The unprecedented step toward impeachment of an appointed state official is moving forward, but the question is: at what pace, and with what damage from political fallout?
A Texas House committee has found grounds to impeach University of Texas Regent Wallace Hall, who has been waging a campaign to get rid of the president at the UT System’s flagship campus in Austin.
While the chairman of the board has called for Hall to resign, Hall has stated emphatically that he will not. Gov. Rick Perry this week threw his support behind his appointee, declaring, “Hall is doing exactly what every regent and every appointee in the state of Texas should be doing: asking tough questions, gathering facts and searching for the truth.”
The battle lines have been drawn, with the governor crosswise with the board chairman (whom he also appointed), and perhaps against many of his fellow Republican leaders in the House and Senate.
The Select Committee on Transparency in State Agency Operations began drafting official articles of impeachment Wednesday but warned that it will be a long process that could take at least a couple of months.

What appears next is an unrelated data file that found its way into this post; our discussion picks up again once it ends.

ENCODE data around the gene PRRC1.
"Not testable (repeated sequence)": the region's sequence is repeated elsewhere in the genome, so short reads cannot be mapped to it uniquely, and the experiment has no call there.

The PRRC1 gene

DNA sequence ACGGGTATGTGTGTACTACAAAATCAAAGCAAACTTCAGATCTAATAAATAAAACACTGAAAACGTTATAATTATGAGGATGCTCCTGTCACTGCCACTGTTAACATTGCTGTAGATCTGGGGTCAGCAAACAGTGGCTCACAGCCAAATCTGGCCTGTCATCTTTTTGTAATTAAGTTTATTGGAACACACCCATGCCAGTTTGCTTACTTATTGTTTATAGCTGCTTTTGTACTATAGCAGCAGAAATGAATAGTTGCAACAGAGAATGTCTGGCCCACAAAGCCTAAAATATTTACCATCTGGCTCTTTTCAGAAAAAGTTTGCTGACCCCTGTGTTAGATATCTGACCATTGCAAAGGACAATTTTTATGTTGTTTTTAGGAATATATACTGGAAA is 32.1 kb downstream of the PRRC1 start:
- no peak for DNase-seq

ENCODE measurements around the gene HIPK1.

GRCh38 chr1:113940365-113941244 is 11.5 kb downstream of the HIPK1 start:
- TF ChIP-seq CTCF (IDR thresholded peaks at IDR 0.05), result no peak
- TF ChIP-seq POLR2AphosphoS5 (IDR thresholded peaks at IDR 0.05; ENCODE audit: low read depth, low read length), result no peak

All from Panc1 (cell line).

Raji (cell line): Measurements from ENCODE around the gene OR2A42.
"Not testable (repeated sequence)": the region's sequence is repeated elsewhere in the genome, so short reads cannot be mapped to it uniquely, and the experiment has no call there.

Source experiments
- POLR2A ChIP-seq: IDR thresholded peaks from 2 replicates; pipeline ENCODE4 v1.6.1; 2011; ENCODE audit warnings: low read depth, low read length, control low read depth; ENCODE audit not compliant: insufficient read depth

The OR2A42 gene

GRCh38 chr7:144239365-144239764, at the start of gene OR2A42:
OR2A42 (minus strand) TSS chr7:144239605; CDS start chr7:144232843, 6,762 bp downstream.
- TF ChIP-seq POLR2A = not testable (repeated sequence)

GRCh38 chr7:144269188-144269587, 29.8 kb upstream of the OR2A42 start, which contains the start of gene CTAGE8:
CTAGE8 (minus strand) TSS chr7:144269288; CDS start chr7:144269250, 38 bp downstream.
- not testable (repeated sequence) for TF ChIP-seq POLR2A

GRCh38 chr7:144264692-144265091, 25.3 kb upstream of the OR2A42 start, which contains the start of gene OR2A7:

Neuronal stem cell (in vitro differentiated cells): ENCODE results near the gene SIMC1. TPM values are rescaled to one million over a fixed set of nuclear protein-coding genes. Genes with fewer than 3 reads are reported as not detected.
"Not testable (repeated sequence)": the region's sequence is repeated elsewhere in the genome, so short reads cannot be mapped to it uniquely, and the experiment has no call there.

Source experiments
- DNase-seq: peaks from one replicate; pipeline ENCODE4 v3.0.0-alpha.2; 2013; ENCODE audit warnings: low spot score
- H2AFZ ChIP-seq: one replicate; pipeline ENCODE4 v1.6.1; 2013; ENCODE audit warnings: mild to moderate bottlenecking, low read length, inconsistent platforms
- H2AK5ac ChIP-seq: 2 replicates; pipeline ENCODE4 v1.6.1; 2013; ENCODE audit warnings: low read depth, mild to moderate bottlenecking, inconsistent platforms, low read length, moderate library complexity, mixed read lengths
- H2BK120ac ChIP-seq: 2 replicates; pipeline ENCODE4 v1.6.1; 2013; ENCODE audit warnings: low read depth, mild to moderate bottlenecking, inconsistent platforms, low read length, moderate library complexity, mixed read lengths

If it takes that long, by the time the full House votes — and then, if necessary, the Senate is assembled for a trial — it would be at the height of the fall election campaigns, and leaders may find it difficult to proceed on the matter then.
Because the Legislature is not in session, convening the House would require a proclamation from the governor, the speaker (if petitioned by at least 50 members) or a majority of House members.
A similar process would be necessary to call the Senate into session, with the lieutenant governor acting if the governor does not or the president pro tempore (Democrat Leticia Van de Putte) having the responsibility if the two higher office holders don’t act.
It would be in the best interest of the UT System, and indeed all of Texas, if the House committee completed its articles of impeachment work faster, putting into motion procedures for the Legislature to resolve this matter before the fall elections.
Otherwise, the impeachment process could become even more of a distraction to UT than Hall’s disruptive behavior.